The rally has long been in the works and only recently, it has gathered momentum and despite many being skeptical over whether it will actually take place in the present political climate, the Tangkap Malaysian Official 1 (Tangkap MO1) rally happened today on the streets of the capital.
And it did gather quite a crowd of students, a crowd which always tried to be vocal but had been suppressed due to the Universities and University Colleges Act 1971 (UUCA), which controls students from being politically active.
(The UUCA was amended only recently to allow students to hold positions in both political parties and campus organisations, even then with terms and conditions.)
The Tangkap MO1 rally idea was initiated and organised by undergraduates – young faces which have never been in the limelight before. Some dubbed it as the rally by ordinary students.
Spokesperson Anis Syafiqah became the poster girl for the rally when she made an impassionate plea to the police a few days back when they were stopped from entering the UiTM campus to ‘spread the message’.
Since then, she has been hailed as the “ordinary youth” who is saying “extraordinary things”. Along with her, hundreds more of “ordinary youths” also said the same “extraordinary things”.
The initial plan is for the youths to march from Sogo shopping complex and Jalan Masjid India to Dataran Merdeka, although the authorities have completely barricaded their destination.
It was obvious this time round that the students wanted to be in complete control and they ensured that political parties did not hijack the rally as they are wont to do, although members of the opposition attended the rally.
The bold students were orderly and daringly carried effigies of the personalities named or suggested in the US Department of Justice suit against 1Malaysia Development Berhad – the Prime Minister Datuk Seri Najib Razak, his wife Datin Seri Rosmah Mansor, her son Riza Aziz and tycoon Jho Low.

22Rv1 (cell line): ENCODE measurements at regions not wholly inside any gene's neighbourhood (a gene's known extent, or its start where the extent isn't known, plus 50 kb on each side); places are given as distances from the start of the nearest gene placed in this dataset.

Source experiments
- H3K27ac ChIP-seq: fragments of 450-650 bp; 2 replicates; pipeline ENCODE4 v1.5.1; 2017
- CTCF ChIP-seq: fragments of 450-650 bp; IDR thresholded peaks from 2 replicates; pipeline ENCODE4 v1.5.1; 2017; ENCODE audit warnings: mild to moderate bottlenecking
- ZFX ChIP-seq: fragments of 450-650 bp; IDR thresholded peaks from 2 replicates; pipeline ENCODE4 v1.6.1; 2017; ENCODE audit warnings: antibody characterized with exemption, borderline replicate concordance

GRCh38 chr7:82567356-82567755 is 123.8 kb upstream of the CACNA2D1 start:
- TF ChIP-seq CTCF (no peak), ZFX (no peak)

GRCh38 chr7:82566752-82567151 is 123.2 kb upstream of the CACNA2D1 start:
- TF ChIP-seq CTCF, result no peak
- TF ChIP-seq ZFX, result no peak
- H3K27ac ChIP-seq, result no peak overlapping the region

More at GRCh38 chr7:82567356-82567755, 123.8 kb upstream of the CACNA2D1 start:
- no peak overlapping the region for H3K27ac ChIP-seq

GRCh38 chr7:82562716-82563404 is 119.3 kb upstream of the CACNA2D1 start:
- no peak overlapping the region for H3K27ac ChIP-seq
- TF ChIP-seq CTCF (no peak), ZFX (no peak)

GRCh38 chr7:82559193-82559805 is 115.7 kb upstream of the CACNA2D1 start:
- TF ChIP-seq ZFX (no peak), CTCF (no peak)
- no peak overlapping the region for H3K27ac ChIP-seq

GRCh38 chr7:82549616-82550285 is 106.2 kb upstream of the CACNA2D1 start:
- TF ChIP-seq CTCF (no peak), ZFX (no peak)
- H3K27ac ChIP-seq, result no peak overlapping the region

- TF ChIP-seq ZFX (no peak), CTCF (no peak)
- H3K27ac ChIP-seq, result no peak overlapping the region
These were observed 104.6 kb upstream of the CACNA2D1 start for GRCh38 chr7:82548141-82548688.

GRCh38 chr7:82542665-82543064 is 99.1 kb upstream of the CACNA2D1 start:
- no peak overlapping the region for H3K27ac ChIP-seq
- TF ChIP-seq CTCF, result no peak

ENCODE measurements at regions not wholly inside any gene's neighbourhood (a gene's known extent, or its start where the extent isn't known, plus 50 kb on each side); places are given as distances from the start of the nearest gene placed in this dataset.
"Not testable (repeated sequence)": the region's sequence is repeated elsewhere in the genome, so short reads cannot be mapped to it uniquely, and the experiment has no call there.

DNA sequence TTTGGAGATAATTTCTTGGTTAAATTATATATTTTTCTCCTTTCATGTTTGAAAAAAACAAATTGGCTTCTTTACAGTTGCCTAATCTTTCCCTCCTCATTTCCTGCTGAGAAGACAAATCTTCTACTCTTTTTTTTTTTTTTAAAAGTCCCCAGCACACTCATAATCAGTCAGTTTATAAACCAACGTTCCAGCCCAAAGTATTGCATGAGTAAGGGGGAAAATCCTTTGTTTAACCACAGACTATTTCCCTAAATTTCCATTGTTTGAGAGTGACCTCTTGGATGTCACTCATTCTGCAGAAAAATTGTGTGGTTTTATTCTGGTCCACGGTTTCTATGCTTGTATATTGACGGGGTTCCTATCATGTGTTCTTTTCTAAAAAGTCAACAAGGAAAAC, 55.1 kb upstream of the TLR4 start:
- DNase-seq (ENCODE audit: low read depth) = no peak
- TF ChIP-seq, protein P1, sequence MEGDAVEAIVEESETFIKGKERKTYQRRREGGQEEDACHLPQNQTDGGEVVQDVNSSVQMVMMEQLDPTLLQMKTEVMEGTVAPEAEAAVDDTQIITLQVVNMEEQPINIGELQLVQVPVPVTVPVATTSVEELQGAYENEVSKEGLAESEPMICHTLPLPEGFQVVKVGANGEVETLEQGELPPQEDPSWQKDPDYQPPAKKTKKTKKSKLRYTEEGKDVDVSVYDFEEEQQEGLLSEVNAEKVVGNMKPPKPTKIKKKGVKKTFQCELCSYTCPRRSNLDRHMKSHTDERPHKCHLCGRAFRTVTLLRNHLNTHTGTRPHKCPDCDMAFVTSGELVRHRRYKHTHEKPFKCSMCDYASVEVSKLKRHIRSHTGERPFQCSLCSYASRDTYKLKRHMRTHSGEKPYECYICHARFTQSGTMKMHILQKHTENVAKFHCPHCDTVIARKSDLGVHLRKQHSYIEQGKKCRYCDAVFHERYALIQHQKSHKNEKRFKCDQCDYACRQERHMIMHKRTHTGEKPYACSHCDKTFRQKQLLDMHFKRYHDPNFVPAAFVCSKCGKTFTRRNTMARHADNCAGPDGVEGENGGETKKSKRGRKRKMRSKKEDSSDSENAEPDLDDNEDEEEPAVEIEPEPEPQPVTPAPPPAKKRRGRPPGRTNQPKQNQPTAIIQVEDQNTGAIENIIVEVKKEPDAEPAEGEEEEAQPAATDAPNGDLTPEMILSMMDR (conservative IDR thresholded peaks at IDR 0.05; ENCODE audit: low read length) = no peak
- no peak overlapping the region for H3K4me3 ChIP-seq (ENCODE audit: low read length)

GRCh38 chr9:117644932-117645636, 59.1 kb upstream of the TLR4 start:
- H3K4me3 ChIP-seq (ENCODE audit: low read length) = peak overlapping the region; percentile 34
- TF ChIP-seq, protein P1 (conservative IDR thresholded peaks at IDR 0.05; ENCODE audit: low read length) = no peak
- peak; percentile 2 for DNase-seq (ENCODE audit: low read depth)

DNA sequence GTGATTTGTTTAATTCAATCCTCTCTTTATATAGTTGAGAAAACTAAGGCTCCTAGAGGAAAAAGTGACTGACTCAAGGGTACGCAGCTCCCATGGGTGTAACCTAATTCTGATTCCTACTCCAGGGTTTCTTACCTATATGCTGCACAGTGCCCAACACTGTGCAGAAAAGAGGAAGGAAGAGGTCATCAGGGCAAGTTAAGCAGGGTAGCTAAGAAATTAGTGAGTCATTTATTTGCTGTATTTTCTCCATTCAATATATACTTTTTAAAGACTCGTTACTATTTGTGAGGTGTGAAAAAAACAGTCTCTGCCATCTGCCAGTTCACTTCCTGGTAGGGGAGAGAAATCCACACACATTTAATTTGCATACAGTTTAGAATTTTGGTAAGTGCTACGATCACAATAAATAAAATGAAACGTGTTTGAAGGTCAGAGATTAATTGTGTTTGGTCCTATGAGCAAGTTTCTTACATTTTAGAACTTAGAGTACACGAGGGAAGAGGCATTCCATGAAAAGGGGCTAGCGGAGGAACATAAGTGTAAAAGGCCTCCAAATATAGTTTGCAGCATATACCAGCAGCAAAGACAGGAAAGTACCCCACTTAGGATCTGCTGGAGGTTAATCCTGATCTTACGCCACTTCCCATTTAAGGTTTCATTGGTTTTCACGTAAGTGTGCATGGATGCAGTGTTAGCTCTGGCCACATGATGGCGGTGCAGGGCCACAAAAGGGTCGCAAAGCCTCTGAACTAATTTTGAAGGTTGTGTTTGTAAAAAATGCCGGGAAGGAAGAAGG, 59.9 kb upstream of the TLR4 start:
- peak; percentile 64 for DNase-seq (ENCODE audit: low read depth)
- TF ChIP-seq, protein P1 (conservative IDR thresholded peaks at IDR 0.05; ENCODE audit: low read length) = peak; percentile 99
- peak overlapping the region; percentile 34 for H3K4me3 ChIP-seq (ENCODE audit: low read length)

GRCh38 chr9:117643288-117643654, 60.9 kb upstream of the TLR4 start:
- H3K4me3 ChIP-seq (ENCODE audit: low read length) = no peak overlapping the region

The posters and banners carried by the students did not mince their messages to the powers that be, and the students chanted slogans which said what they actually came to do – Tangkap MO1.
There was no veiling of their anger and it was surprising that despite a very subdued student movement in the country (as compared to developed nations), the turnout was in a couple of thousands with a big majority of undergraduates. Many of them know fully well they were risking their government scholarships and study loans.
As a matter of fact, they risked everything – their studies and their future – in that rally to have their voice heard. Yet, they came.
The authorities, despite ensuring that Dataran Merdeka was off limits to the participants of the rally, were very helpful and assisted in keeping the rally mostly trouble-free together with the organisers.
No one has been arrested so far, despite the gathering being deemed as illegal by the police.
Even though one can safely say the political situation of the country will not change after the rally despite the effigies ‘being put behind bars’ as a symbol to what the students wish for, it sure shows that university students of this country are well aware of issues taking place in the country. It also serves to jolt the political powers who can sit back no more and take these youths for granted.
In a country which gained independence initiated mainly through the student movement, the powers that be must realise that the rally today showed that students of today are not mere Pokemon chasers, but well concerned of the future of their country and dare to speak their minds, even if it means that they may be clamped down by the authorities.
It is also interesting to observe students are standing up to speak as citizens of Malaysia and not as members of any political party.
Today’s rally also serves as a warning to the opposition that there is a big group of university students who are not politically blind and will stand up to speak out against corruption and abuse of power.
No matter on whose side one may be on, one has to concede that the two and a half hour Tangkap MO1 Rally shows that the student movement in Malaysia is very well alive and kicking.